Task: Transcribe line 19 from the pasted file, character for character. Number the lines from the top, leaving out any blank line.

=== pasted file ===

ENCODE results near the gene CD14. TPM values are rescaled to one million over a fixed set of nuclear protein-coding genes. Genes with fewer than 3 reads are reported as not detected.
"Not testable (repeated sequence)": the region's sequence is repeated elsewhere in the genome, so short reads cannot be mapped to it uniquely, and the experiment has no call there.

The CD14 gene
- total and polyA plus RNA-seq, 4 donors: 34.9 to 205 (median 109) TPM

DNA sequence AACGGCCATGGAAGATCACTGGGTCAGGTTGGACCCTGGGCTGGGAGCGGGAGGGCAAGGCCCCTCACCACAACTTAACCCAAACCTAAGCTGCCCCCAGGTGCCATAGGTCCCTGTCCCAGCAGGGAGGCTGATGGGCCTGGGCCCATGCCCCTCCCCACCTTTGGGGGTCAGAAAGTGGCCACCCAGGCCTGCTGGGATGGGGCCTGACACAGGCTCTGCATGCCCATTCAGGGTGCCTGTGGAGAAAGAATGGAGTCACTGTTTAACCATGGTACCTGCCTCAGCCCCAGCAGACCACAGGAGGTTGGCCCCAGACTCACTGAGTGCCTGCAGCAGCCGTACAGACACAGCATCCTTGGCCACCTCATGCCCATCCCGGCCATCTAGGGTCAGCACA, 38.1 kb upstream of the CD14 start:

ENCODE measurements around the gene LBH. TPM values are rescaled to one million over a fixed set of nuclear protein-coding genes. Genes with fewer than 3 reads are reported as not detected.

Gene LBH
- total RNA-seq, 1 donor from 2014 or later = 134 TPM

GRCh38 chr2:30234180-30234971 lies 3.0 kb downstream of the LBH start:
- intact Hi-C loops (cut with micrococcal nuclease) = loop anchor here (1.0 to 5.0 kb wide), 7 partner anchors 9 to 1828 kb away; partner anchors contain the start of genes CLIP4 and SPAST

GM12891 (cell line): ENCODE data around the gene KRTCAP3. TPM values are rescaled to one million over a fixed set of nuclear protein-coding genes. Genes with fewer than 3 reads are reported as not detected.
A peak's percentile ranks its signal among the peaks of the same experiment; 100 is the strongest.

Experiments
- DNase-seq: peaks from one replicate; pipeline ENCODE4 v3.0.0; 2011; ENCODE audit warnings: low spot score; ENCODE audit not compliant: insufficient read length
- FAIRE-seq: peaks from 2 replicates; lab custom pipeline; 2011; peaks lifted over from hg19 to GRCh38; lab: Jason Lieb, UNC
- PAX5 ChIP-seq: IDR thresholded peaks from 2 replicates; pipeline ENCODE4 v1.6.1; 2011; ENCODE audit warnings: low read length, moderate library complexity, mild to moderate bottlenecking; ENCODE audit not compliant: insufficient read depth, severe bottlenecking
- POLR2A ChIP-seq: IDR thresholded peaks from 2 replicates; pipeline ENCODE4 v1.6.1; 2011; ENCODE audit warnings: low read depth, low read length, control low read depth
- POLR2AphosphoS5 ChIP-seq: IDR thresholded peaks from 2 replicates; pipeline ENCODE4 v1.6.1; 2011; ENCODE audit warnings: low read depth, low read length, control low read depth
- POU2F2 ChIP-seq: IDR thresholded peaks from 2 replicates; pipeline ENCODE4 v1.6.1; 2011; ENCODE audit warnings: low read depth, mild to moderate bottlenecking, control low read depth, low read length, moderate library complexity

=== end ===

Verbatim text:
- POU2F2 ChIP-seq: IDR thresholded peaks from 2 replicates; pipeline ENCODE4 v1.6.1; 2011; ENCODE audit warnings: low read depth, mild to moderate bottlenecking, control low read depth, low read length, moderate library complexity